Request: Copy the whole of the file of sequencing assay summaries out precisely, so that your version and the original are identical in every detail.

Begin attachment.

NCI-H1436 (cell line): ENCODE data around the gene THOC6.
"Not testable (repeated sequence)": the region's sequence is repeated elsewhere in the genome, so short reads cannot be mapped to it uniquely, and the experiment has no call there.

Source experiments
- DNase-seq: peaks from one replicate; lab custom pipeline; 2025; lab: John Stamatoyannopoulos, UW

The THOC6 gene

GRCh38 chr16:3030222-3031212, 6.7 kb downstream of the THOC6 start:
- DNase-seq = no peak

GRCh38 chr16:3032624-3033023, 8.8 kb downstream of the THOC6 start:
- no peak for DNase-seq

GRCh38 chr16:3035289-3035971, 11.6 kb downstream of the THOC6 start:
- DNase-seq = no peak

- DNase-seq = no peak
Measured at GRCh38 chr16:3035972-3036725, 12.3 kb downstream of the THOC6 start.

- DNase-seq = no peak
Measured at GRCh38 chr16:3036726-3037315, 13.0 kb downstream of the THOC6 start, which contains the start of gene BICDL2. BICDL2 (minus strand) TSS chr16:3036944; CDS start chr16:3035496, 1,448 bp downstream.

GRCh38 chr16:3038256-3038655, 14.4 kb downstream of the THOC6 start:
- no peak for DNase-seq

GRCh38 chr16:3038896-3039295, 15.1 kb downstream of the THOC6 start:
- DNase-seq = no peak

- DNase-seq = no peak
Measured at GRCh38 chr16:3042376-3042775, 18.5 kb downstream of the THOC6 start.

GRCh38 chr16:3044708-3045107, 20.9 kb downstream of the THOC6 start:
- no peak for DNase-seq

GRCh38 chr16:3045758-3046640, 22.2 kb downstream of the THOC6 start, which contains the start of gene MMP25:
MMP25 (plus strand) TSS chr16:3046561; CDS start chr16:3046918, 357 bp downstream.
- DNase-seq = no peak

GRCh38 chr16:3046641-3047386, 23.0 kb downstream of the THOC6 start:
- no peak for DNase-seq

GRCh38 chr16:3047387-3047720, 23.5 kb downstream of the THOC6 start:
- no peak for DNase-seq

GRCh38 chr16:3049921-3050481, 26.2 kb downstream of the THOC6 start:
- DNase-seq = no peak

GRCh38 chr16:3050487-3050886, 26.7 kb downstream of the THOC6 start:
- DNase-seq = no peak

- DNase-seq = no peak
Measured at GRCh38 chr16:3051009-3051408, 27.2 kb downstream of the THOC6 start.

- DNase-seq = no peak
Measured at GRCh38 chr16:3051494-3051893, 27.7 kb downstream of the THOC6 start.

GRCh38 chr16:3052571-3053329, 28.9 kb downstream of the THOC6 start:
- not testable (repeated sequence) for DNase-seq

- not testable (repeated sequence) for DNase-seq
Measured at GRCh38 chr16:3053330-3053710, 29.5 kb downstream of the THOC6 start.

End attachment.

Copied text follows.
NCI-H1436 (cell line): ENCODE data around the gene THOC6.
"Not testable (repeated sequence)": the region's sequence is repeated elsewhere in the genome, so short reads cannot be mapped to it uniquely, and the experiment has no call there.

Source experiments
- DNase-seq: peaks from one replicate; lab custom pipeline; 2025; lab: John Stamatoyannopoulos, UW

The THOC6 gene

GRCh38 chr16:3030222-3031212, 6.7 kb downstream of the THOC6 start:
- DNase-seq = no peak

GRCh38 chr16:3032624-3033023, 8.8 kb downstream of the THOC6 start:
- no peak for DNase-seq

GRCh38 chr16:3035289-3035971, 11.6 kb downstream of the THOC6 start:
- DNase-seq = no peak

- DNase-seq = no peak
Measured at GRCh38 chr16:3035972-3036725, 12.3 kb downstream of the THOC6 start.

- DNase-seq = no peak
Measured at GRCh38 chr16:3036726-3037315, 13.0 kb downstream of the THOC6 start, which contains the start of gene BICDL2. BICDL2 (minus strand) TSS chr16:3036944; CDS start chr16:3035496, 1,448 bp downstream.

GRCh38 chr16:3038256-3038655, 14.4 kb downstream of the THOC6 start:
- no peak for DNase-seq

GRCh38 chr16:3038896-3039295, 15.1 kb downstream of the THOC6 start:
- DNase-seq = no peak

- DNase-seq = no peak
Measured at GRCh38 chr16:3042376-3042775, 18.5 kb downstream of the THOC6 start.

GRCh38 chr16:3044708-3045107, 20.9 kb downstream of the THOC6 start:
- no peak for DNase-seq

GRCh38 chr16:3045758-3046640, 22.2 kb downstream of the THOC6 start, which contains the start of gene MMP25:
MMP25 (plus strand) TSS chr16:3046561; CDS start chr16:3046918, 357 bp downstream.
- DNase-seq = no peak

GRCh38 chr16:3046641-3047386, 23.0 kb downstream of the THOC6 start:
- no peak for DNase-seq

GRCh38 chr16:3047387-3047720, 23.5 kb downstream of the THOC6 start:
- no peak for DNase-seq

GRCh38 chr16:3049921-3050481, 26.2 kb downstream of the THOC6 start:
- DNase-seq = no peak

GRCh38 chr16:3050487-3050886, 26.7 kb downstream of the THOC6 start:
- DNase-seq = no peak

- DNase-seq = no peak
Measured at GRCh38 chr16:3051009-3051408, 27.2 kb downstream of the THOC6 start.

- DNase-seq = no peak
Measured at GRCh38 chr16:3051494-3051893, 27.7 kb downstream of the THOC6 start.

GRCh38 chr16:3052571-3053329, 28.9 kb downstream of the THOC6 start:
- not testable (repeated sequence) for DNase-seq

- not testable (repeated sequence) for DNase-seq
Measured at GRCh38 chr16:3053330-3053710, 29.5 kb downstream of the THOC6 start.